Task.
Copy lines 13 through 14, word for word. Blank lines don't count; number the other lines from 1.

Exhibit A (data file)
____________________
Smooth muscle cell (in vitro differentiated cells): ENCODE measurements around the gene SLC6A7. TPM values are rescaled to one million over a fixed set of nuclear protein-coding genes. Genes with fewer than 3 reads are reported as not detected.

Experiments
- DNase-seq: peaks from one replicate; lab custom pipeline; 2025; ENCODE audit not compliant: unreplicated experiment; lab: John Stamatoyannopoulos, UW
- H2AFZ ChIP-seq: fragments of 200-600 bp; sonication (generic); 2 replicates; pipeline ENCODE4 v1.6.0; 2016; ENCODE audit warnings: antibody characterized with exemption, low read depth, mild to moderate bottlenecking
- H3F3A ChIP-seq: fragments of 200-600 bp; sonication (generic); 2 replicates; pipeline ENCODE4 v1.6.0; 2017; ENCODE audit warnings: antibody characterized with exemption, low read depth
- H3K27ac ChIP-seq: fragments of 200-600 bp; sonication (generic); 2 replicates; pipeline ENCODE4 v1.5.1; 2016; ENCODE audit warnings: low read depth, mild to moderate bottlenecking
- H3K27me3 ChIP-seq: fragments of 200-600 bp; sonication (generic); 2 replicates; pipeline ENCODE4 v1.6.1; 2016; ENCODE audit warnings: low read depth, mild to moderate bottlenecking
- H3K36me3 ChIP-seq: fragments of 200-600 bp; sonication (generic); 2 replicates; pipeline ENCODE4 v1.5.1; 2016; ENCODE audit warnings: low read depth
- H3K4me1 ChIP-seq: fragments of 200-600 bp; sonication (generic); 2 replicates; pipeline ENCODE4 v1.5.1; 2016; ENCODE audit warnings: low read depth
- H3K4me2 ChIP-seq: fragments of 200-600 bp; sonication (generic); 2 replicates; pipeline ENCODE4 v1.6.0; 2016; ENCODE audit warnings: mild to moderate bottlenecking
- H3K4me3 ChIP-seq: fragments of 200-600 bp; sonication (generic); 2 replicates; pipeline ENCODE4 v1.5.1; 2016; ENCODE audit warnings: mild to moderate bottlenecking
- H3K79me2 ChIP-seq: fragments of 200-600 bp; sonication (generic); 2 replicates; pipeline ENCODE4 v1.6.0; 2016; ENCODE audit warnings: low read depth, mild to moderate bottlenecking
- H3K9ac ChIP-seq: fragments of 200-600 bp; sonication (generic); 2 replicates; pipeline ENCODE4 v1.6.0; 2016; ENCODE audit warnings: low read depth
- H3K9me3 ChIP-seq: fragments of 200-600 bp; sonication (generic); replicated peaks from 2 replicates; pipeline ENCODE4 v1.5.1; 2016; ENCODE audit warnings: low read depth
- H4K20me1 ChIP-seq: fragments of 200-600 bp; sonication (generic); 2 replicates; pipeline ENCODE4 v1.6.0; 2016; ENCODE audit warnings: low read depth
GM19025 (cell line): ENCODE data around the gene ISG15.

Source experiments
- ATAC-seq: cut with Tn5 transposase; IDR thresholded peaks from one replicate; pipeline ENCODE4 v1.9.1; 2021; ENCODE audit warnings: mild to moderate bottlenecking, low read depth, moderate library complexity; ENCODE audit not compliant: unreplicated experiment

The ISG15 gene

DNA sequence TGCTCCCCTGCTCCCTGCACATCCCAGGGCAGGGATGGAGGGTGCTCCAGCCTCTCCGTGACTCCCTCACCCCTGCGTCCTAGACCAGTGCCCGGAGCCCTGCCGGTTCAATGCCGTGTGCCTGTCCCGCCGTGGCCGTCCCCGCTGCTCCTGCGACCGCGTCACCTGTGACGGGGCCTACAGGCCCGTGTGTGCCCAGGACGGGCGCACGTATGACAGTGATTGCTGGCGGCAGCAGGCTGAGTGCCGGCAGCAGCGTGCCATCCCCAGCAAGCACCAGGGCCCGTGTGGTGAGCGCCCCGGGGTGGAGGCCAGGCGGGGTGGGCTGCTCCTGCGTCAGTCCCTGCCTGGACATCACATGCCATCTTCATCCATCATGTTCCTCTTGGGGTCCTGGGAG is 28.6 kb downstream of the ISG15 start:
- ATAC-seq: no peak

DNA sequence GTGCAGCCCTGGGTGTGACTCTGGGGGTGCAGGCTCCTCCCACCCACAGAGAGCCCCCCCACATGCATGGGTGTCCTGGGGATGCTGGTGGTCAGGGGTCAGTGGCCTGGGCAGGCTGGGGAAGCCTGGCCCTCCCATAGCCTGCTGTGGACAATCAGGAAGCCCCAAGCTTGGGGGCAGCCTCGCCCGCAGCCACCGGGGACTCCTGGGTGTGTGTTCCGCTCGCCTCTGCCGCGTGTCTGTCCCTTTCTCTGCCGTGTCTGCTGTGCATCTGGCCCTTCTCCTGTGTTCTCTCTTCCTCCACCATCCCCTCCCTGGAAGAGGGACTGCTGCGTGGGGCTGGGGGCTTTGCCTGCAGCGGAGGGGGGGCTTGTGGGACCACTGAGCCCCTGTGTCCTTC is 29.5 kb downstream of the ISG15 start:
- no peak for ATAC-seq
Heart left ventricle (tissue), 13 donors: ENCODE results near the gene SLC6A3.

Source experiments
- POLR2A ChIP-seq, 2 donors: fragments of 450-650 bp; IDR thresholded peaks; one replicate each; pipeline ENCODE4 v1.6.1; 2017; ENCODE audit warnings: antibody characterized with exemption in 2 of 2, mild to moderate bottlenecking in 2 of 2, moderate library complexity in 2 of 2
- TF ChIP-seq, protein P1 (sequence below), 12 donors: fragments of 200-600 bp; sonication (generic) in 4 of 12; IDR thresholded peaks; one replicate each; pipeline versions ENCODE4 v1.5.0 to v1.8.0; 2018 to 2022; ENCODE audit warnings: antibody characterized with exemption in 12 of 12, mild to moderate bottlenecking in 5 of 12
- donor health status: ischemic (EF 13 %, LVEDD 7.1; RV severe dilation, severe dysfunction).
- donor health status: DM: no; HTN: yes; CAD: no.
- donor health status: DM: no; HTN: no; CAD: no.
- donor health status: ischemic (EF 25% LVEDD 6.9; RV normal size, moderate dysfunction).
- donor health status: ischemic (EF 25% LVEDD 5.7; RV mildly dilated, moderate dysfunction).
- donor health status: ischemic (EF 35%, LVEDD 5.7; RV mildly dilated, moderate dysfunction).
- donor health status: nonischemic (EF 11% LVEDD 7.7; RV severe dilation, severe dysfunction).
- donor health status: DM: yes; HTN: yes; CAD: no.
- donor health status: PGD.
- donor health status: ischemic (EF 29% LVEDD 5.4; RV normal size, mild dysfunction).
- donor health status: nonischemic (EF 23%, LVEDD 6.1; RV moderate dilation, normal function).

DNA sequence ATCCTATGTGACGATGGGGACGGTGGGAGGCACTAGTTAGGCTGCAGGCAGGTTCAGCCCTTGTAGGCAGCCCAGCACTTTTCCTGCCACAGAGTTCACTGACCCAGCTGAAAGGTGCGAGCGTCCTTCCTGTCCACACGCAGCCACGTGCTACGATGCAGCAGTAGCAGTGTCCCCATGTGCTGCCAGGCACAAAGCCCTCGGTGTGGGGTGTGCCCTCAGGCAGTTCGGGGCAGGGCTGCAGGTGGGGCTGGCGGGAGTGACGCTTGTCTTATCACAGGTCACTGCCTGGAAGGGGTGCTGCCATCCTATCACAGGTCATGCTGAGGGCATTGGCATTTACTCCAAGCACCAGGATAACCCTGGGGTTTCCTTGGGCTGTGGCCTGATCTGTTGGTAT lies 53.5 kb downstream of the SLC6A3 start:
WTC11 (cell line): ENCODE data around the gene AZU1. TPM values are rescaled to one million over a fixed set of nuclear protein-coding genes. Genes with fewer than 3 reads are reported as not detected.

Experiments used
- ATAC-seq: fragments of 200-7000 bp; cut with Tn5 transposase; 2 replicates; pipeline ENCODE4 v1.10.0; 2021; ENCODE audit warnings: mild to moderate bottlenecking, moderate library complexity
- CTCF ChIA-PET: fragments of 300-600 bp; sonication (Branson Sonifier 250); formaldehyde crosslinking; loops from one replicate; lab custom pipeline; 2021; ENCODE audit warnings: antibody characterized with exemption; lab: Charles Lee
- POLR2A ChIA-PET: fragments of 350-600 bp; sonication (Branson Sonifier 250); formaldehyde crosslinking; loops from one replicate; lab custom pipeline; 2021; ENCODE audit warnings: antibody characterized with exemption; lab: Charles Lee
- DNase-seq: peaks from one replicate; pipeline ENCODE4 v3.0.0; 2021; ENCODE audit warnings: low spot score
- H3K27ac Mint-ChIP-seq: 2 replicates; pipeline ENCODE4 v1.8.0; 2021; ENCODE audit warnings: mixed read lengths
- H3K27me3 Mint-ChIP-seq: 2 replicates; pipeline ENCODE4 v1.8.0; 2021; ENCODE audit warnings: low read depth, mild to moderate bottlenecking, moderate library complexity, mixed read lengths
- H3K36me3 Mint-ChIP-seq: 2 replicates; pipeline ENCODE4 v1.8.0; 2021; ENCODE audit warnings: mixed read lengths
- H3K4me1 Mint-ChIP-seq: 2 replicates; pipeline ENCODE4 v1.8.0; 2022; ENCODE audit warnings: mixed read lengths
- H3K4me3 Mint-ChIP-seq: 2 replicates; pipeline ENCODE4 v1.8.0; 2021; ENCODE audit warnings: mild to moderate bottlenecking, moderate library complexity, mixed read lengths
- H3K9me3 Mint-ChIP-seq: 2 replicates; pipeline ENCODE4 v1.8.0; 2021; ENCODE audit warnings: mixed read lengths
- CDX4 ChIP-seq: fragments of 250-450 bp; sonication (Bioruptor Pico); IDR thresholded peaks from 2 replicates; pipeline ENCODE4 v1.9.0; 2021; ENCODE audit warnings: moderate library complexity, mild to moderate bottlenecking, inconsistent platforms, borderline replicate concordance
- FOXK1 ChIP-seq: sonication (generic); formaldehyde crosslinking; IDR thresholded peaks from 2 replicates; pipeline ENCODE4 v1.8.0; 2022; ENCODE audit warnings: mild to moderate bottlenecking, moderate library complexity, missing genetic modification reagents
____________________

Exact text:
- H3K9ac ChIP-seq: fragments of 200-600 bp; sonication (generic); 2 replicates; pipeline ENCODE4 v1.6.0; 2016; ENCODE audit warnings: low read depth
- H3K9me3 ChIP-seq: fragments of 200-600 bp; sonication (generic); replicated peaks from 2 replicates; pipeline ENCODE4 v1.5.1; 2016; ENCODE audit warnings: low read depth